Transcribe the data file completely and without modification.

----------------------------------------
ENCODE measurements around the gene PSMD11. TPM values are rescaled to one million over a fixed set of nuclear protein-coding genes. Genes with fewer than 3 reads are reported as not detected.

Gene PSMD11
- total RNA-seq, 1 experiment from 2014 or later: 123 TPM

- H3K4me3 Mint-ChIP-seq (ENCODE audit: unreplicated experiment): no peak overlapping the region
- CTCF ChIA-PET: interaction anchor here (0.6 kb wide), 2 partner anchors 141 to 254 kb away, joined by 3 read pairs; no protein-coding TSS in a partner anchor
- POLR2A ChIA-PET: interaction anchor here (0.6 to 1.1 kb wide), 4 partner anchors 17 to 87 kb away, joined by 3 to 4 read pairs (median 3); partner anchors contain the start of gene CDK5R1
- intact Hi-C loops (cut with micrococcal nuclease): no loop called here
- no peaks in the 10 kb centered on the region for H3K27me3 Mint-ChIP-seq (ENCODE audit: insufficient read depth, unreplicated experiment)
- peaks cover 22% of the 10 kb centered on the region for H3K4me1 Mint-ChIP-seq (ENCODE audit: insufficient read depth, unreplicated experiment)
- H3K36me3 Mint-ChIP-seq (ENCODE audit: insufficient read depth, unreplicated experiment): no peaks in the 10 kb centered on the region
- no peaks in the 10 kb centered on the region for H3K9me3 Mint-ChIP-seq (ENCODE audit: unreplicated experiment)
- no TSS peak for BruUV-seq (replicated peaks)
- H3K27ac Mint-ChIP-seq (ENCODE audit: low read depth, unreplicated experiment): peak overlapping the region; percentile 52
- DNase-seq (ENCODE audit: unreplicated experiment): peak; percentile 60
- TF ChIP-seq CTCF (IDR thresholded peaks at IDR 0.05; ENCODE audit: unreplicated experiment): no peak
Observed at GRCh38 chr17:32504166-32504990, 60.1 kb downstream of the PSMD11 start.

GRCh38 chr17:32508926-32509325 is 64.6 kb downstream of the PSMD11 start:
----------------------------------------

ENCODE measurements around the gene PSMD11. TPM values are rescaled to one million over a fixed set of nuclear protein-coding genes. Genes with fewer than 3 reads are reported as not detected.

Gene PSMD11
- total RNA-seq, 1 experiment from 2014 or later: 123 TPM

- H3K4me3 Mint-ChIP-seq (ENCODE audit: unreplicated experiment): no peak overlapping the region
- CTCF ChIA-PET: interaction anchor here (0.6 kb wide), 2 partner anchors 141 to 254 kb away, joined by 3 read pairs; no protein-coding TSS in a partner anchor
- POLR2A ChIA-PET: interaction anchor here (0.6 to 1.1 kb wide), 4 partner anchors 17 to 87 kb away, joined by 3 to 4 read pairs (median 3); partner anchors contain the start of gene CDK5R1
- intact Hi-C loops (cut with micrococcal nuclease): no loop called here
- no peaks in the 10 kb centered on the region for H3K27me3 Mint-ChIP-seq (ENCODE audit: insufficient read depth, unreplicated experiment)
- peaks cover 22% of the 10 kb centered on the region for H3K4me1 Mint-ChIP-seq (ENCODE audit: insufficient read depth, unreplicated experiment)
- H3K36me3 Mint-ChIP-seq (ENCODE audit: insufficient read depth, unreplicated experiment): no peaks in the 10 kb centered on the region
- no peaks in the 10 kb centered on the region for H3K9me3 Mint-ChIP-seq (ENCODE audit: unreplicated experiment)
- no TSS peak for BruUV-seq (replicated peaks)
- H3K27ac Mint-ChIP-seq (ENCODE audit: low read depth, unreplicated experiment): peak overlapping the region; percentile 52
- DNase-seq (ENCODE audit: unreplicated experiment): peak; percentile 60
- TF ChIP-seq CTCF (IDR thresholded peaks at IDR 0.05; ENCODE audit: unreplicated experiment): no peak
Observed at GRCh38 chr17:32504166-32504990, 60.1 kb downstream of the PSMD11 start.

GRCh38 chr17:32508926-32509325 is 64.6 kb downstream of the PSMD11 start: